How to Cook Broccolini
Broccolini is very easy to cook. There isn’t a lot of prep involved other than a trim of the stalks. The balance of smaller florets and thinner stalks makes it easier to cook through more evenly than broccoli.
One of my favourite ways to cook broccolini is roasting it. The slightly burnt bits of the florets and leaves adds a smokey flavour to tender stalks.
Alternatively is to sauté in the pan and serve with ginger and chilli, just like Chinese broccoli.
A simple blanch in hot water and toss in olive oil and a good pinch of salt is probably the quickest way to serve this delicious green vegetable.
And as much as we don’t always think of including broccolini in a salad, it is a fantastic way to give your everyday salad different textures and flavours.
Flavour/Texture: There is a pleasant crunch to the salad even though most of the main ingredients are cooked. Quickly boiled broccolini is tender but still retains its crunchy bite.
I love balancing the broccolini with soft pan fried mushrooms, creamy roasted garlic, pine nuts and hot chilli slices. All are adding their interesting textures to the mix.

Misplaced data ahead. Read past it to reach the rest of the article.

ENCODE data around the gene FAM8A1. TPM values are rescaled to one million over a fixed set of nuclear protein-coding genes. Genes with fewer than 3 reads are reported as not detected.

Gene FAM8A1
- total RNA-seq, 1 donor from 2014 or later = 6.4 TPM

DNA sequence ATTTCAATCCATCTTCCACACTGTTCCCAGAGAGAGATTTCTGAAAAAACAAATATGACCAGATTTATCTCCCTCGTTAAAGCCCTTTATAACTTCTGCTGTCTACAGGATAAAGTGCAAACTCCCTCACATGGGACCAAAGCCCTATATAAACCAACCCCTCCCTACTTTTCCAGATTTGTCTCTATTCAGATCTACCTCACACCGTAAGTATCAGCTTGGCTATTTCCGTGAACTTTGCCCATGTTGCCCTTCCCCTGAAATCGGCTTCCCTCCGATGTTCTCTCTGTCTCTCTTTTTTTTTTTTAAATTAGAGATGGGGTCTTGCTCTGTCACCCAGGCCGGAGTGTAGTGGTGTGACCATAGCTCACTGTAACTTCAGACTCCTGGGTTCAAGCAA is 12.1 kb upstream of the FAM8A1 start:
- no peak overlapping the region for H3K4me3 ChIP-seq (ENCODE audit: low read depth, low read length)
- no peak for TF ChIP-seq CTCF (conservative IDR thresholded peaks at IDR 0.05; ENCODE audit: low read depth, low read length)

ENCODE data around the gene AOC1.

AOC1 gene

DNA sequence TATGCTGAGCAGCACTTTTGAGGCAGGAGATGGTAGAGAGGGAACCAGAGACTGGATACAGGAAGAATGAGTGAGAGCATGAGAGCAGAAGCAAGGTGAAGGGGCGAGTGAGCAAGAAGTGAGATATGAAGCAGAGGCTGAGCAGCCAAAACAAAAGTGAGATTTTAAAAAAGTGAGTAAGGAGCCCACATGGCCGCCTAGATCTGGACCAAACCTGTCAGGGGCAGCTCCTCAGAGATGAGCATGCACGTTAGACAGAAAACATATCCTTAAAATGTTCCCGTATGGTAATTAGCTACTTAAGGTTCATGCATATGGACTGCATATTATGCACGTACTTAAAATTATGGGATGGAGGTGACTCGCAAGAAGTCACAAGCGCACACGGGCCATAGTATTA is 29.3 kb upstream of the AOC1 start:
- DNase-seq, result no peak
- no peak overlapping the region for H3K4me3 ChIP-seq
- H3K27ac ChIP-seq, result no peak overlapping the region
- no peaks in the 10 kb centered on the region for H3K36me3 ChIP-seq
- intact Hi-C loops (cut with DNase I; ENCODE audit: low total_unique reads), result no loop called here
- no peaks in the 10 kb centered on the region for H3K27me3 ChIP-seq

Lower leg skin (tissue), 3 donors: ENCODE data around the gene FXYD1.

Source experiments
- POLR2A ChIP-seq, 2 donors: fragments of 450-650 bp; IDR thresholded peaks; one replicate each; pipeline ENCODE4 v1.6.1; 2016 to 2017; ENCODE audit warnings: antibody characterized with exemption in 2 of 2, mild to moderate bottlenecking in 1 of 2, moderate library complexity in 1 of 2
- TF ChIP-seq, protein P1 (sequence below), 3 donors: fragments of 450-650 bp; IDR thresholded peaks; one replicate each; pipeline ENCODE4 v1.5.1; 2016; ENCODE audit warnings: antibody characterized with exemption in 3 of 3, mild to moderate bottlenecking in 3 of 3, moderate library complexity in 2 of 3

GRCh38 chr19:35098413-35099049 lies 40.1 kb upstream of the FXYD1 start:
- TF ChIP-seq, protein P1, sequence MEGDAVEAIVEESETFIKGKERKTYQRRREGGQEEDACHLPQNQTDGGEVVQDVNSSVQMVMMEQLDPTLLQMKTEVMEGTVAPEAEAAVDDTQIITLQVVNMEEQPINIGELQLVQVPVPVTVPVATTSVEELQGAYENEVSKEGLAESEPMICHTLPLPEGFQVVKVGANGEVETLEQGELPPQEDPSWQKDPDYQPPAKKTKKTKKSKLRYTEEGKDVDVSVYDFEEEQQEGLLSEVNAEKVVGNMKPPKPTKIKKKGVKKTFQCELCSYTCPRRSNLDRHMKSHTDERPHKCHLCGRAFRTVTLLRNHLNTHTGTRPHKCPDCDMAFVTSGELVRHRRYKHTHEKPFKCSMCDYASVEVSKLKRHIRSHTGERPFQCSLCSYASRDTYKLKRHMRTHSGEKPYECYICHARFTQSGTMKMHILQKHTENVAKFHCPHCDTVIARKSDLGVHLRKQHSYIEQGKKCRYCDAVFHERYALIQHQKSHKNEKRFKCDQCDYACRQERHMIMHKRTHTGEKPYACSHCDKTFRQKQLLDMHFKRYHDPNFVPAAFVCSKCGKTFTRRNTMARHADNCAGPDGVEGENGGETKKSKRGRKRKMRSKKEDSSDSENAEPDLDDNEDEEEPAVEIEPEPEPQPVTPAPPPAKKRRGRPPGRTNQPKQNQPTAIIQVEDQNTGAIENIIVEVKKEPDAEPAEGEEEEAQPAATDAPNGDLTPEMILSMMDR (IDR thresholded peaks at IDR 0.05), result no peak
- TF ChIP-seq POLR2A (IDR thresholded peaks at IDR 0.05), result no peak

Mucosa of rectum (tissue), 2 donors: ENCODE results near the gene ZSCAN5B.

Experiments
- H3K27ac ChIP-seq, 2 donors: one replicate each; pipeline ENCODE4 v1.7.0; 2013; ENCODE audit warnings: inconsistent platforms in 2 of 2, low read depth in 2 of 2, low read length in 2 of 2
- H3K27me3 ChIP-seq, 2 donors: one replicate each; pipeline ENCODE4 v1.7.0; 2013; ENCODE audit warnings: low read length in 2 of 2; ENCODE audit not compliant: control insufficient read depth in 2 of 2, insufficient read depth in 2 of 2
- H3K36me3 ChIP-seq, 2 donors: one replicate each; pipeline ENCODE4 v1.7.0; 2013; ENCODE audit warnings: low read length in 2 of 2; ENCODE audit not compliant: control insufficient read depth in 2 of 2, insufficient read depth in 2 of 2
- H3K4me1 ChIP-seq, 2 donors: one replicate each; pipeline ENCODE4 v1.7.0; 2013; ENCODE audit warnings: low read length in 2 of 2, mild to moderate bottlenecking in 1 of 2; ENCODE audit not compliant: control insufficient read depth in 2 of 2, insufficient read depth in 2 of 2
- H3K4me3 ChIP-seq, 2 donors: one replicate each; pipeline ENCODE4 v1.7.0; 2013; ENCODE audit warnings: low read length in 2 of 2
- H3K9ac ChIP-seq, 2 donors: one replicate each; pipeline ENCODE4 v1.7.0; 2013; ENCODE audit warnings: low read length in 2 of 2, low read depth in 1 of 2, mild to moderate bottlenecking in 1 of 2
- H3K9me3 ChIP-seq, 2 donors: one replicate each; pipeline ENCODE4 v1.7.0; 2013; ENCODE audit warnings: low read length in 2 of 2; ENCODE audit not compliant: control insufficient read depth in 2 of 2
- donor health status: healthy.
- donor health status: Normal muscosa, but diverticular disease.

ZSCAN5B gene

The teriyaki salad dressing gives the salad a sweet, savoury finish with a hint of ginger.
Ease: There are a few steps in creating the salad but nothing too complicated. Roasting whole garlic may be new to some but easy to achieve.
Time: The longest part of the recipe will be roasting the whole garlic. You can prepare the other ingredients whilst the garlic is in the oven.
Garlic: Choose a whole garlic that has a tight bulb and not bruised or damaged.
Olive oil: Good quality olive oil for brushing garlic for roasting and to pan fry the mushrooms.
Broccolini: Broccolini is generally available all year round now, but it is best during the winter months. When selecting broccolini for salad, I prefer bunches that don’t have overly thick stalks.
Mushrooms: For this recipe, I liked using Portobello mushrooms and Swiss brown mushrooms for their different sizes and shapes. However, you can choose any type of mushroom that is available. White button or even king oyster mushrooms would work too.
Chilli: I like adding contrasting flavours to salads. The chilli is this recipe will add enough heat to give it a kick but not overpowering.